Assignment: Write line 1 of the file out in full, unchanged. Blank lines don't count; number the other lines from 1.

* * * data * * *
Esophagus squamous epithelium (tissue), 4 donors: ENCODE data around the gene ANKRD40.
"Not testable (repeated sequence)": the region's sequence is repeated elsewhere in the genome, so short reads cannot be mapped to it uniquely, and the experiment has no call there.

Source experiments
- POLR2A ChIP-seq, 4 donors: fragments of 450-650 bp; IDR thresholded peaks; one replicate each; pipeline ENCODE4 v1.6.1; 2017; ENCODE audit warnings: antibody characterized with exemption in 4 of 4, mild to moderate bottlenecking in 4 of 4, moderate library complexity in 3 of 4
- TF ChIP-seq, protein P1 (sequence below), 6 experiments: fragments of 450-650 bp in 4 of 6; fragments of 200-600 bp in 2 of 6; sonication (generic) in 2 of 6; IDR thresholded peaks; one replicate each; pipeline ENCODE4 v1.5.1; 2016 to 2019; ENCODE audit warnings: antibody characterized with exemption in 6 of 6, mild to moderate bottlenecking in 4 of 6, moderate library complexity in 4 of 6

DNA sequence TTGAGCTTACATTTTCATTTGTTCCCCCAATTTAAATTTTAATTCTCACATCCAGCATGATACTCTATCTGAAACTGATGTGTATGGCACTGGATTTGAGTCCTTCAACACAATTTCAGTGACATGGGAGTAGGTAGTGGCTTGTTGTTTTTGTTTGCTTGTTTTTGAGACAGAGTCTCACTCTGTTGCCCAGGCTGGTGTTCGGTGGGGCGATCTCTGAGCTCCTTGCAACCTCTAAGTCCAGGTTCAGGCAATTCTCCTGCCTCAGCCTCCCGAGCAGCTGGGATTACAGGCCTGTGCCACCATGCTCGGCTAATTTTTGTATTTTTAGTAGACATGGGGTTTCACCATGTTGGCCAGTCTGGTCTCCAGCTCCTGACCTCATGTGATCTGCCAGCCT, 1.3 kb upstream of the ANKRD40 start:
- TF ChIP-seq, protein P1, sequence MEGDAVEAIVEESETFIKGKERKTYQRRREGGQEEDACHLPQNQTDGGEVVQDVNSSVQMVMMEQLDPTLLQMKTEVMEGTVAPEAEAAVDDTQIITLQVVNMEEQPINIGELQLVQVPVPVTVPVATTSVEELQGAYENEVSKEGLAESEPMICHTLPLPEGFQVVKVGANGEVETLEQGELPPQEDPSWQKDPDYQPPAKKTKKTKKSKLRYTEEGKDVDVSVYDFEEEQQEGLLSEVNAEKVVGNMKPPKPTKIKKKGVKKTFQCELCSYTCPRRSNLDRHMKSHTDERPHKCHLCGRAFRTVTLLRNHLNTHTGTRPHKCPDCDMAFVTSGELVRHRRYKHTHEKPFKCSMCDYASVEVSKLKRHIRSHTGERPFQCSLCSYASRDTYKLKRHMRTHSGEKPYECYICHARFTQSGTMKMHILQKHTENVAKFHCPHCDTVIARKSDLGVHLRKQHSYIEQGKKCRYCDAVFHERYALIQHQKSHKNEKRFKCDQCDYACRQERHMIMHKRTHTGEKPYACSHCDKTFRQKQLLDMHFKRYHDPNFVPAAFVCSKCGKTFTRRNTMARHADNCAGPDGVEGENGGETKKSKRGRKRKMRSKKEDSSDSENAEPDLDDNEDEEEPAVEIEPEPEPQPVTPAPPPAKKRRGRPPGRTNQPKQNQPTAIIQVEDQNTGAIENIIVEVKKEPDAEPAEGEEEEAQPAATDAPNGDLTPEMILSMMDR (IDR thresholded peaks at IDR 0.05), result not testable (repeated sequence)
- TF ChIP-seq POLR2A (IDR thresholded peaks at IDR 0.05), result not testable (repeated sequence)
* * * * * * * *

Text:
Esophagus squamous epithelium (tissue), 4 donors: ENCODE data around the gene ANKRD40.